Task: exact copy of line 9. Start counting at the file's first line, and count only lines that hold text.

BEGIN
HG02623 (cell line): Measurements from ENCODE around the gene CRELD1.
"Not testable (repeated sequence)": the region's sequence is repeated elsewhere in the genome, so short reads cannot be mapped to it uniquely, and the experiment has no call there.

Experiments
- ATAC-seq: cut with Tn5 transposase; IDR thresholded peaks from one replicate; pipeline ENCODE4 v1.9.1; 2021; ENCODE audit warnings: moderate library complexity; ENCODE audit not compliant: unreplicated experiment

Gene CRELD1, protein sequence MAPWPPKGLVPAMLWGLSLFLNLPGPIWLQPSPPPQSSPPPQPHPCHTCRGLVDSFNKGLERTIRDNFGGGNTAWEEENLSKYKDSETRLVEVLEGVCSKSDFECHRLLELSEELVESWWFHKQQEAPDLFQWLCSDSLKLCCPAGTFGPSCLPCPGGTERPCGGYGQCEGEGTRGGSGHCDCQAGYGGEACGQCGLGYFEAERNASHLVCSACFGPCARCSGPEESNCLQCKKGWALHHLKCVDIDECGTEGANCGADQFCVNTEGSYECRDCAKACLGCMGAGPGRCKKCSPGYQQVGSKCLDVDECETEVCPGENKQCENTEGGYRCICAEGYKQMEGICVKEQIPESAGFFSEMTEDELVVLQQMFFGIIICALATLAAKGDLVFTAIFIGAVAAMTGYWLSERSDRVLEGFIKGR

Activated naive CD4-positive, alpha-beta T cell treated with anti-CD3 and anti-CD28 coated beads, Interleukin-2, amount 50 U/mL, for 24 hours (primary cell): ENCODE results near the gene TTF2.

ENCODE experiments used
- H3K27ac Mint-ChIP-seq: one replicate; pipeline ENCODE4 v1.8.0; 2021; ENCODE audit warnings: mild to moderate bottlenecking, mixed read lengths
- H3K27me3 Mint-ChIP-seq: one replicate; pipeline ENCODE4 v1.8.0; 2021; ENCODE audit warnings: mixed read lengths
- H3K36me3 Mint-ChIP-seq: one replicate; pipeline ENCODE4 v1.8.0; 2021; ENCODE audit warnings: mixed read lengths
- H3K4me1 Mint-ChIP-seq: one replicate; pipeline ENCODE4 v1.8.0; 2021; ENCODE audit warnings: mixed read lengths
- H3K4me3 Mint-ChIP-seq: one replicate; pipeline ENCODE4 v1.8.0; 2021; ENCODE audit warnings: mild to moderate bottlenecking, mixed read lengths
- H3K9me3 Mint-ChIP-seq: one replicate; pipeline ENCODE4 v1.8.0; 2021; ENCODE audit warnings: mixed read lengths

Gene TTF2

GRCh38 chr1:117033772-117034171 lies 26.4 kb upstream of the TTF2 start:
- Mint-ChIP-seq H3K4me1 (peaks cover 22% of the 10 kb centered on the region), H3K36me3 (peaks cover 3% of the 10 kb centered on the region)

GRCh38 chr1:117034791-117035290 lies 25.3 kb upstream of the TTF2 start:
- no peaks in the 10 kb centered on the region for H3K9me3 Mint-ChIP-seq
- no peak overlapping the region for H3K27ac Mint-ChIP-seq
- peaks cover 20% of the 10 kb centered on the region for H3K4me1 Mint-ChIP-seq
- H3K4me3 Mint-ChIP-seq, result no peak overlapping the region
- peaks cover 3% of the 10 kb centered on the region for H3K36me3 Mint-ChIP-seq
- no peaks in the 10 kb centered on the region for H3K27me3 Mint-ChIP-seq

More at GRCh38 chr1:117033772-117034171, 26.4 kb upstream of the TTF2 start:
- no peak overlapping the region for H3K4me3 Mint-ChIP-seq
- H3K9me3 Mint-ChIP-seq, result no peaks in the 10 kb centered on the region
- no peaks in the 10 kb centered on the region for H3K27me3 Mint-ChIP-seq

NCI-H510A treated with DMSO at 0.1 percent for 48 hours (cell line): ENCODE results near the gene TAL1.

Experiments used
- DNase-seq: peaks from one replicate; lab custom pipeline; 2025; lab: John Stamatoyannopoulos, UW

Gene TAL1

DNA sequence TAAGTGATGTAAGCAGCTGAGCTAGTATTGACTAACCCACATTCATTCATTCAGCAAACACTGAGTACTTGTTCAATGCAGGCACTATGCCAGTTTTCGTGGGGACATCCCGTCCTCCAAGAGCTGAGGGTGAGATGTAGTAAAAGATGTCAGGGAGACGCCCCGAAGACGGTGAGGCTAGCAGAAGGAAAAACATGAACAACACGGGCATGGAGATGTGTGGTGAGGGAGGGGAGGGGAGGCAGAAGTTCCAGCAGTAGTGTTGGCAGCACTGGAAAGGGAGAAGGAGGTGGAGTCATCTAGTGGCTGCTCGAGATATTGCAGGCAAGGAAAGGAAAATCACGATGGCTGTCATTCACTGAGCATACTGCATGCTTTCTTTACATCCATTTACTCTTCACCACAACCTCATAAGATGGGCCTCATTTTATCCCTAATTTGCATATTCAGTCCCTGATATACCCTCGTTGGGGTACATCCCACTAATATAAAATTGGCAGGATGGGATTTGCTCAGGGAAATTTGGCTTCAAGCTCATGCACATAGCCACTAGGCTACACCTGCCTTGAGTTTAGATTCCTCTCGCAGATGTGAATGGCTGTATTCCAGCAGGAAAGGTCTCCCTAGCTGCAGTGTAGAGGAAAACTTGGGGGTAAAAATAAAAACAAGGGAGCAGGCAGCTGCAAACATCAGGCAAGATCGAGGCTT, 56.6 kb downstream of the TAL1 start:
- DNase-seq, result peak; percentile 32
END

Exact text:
- H3K27me3 Mint-ChIP-seq: one replicate; pipeline ENCODE4 v1.8.0; 2021; ENCODE audit warnings: mixed read lengths